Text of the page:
Tuesday, February 19, 2002

Is this legally binding?

The whole principle of advertising is just mind-boggling. It weird enough that there's a whole industry built around advertising theory, research, methodology and deployment, but what's even weirder is the implication that it actually works.

Ever notice the ever-present "Enjoy" above soft drink logos? "Enjoy Sprite". "Enjoy Diet Coke." If you think about it, that "Enjoy" isn't there accidentally. Some market research, or possibly some advertising theory, must suggest that the presence of the word "Enjoy" near a logo will make consumers enjoy the product more.

The soda fountain here at work has "Enjoy" above Caffeine Free Diet Coke, Diet Coke, Sprite, and several others. Strangely, it's not above normal Coca Cola. Apparently they think consumers will actually enjoy Coke without prompting. Good to know.

It's interesting, anyway, that they use the word "Enjoy" for Caffeine Free Diet Coke instead of the more accurate "Choke Down."

Tuesday, February 12, 2002

What we need is a super-secret code language!

Linked from sweetcode: Alphabet Soup is a program that can generate plausible-looking characters reminiscent of, but not found in, common character sets. A grammar of "building blocks" of letters defines the structure of possible "letter-like" things, and the program can choose random combinations out of that grammar.

I was much less impressed once I realized that the author hand-built the grammar. Still cute, though.

Wednesday, February 6, 2002

Flags are <i>so</i> last year.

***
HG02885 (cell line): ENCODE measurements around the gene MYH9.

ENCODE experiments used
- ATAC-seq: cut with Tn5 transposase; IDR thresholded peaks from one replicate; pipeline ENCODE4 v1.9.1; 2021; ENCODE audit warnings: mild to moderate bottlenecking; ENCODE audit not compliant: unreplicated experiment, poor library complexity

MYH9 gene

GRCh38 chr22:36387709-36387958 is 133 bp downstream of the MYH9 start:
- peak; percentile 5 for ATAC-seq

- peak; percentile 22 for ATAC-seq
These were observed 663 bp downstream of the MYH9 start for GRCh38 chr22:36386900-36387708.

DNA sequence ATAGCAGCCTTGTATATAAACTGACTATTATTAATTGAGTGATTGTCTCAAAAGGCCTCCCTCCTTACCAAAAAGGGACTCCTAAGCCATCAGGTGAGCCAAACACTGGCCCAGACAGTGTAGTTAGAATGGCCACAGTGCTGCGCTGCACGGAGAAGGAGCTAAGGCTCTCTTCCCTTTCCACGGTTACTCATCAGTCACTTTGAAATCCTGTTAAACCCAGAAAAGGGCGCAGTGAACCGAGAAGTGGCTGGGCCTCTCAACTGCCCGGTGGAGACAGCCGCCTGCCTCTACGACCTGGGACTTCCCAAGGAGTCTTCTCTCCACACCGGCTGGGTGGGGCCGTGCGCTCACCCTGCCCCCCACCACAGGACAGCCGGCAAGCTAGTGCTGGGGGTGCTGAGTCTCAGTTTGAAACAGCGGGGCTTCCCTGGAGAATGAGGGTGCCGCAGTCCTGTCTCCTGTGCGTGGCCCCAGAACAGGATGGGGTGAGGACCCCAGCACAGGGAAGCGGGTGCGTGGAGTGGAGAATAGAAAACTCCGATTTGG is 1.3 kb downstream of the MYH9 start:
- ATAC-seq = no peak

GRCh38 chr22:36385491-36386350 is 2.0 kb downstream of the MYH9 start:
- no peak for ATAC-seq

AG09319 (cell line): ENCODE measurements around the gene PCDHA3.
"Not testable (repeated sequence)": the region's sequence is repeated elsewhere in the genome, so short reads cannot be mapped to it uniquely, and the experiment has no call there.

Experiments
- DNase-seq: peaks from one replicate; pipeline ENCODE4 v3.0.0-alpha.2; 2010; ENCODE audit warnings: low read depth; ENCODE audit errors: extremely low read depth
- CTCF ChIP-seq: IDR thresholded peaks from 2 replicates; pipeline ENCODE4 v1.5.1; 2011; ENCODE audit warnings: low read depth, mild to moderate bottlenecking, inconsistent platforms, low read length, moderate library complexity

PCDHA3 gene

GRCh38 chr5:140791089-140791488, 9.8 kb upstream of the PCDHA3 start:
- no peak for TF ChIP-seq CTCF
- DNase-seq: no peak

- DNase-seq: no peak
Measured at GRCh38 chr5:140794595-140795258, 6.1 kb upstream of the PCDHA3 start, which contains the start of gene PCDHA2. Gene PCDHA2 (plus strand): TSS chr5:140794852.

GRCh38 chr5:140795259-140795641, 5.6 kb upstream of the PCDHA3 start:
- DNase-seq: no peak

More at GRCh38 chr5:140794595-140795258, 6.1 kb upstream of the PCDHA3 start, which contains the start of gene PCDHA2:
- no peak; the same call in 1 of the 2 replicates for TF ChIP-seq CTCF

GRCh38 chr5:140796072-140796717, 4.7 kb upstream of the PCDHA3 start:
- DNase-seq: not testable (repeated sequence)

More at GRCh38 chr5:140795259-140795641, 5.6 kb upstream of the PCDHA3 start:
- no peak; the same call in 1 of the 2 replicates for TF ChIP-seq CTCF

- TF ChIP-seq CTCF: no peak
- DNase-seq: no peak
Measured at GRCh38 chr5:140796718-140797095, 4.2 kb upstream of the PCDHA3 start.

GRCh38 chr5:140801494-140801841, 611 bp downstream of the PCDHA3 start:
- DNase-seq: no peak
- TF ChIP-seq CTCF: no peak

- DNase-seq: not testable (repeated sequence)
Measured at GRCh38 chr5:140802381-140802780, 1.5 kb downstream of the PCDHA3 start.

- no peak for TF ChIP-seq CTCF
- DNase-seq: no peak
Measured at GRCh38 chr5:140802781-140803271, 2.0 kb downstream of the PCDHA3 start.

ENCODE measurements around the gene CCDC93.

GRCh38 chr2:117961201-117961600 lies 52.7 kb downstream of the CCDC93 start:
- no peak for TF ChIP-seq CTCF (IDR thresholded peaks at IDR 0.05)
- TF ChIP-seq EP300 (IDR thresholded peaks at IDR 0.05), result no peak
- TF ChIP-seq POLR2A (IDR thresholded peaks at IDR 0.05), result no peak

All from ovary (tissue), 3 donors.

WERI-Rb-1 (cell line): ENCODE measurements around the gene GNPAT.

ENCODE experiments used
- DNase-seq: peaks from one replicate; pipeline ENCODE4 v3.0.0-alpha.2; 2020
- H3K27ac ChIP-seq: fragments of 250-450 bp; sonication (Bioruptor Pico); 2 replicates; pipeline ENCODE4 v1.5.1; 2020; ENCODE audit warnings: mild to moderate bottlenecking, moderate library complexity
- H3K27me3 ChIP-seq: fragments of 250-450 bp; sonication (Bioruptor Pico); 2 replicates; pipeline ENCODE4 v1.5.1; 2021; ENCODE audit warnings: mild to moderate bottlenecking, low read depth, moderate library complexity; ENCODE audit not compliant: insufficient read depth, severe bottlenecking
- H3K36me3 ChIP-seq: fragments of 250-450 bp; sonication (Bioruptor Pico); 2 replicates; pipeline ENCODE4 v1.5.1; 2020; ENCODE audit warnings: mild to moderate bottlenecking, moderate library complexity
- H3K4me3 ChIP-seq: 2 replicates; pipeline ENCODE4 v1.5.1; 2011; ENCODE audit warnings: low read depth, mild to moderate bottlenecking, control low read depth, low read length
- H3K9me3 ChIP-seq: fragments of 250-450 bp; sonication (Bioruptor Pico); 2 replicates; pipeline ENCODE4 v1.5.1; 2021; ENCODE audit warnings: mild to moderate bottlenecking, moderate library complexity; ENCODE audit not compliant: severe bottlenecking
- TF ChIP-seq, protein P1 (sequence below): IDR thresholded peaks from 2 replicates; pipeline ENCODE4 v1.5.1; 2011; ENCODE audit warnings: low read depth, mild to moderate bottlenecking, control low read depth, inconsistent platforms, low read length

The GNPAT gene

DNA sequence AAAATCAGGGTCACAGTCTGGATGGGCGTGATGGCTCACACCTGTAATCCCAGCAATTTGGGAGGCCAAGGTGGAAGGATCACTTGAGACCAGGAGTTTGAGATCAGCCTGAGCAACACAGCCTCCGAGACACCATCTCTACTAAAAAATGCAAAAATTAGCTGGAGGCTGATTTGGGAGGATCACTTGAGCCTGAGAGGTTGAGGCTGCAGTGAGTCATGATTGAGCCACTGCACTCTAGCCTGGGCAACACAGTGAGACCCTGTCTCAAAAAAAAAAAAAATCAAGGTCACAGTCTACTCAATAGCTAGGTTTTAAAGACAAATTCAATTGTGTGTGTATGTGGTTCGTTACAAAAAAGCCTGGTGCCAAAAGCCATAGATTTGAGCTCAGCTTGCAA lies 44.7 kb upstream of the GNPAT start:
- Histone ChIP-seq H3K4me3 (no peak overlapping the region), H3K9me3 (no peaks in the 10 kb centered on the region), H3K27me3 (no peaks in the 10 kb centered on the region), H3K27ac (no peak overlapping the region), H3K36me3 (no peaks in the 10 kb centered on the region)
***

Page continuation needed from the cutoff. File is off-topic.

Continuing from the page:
On the subject of trends in patriotism: a friend today mentioned the John Prine song Your Flag Decal Won't Get You Into Heaven Anymore. The song dates from the Vietnam Era, when the nation was sick of war, and when patriotism had fallen out of fashion.

Interestingly, The John Prine Shrine website prominently features a link saying "America Stands United", pointing to a patriotic inspirational 9/11 chain letter/spam/flag thing.

Monday, February 4, 2002

My tuh ih thtuck ih duh mixer.

Mark points out Chef, a programming language in which programs look like recipes. Two code examples are provided: Hello World Souffle and Fibonacci Numbers with Caramel Sauce.


Do not pull this lever.

Today I was talking about aircraft with Sam, who actually flies and (unlike me) knows what's he's talking about. I was amazed to learn that some small aircraft are actually being produced with FAA-certified external parachutes, designed to bring the entire craft to the ground in an emergency.

Why was she looking there in the first place?

The story Liverpool Woman Finds Snake in her Trainer isn't nearly as disturbing if you know that "trainer" in England means "running shoe".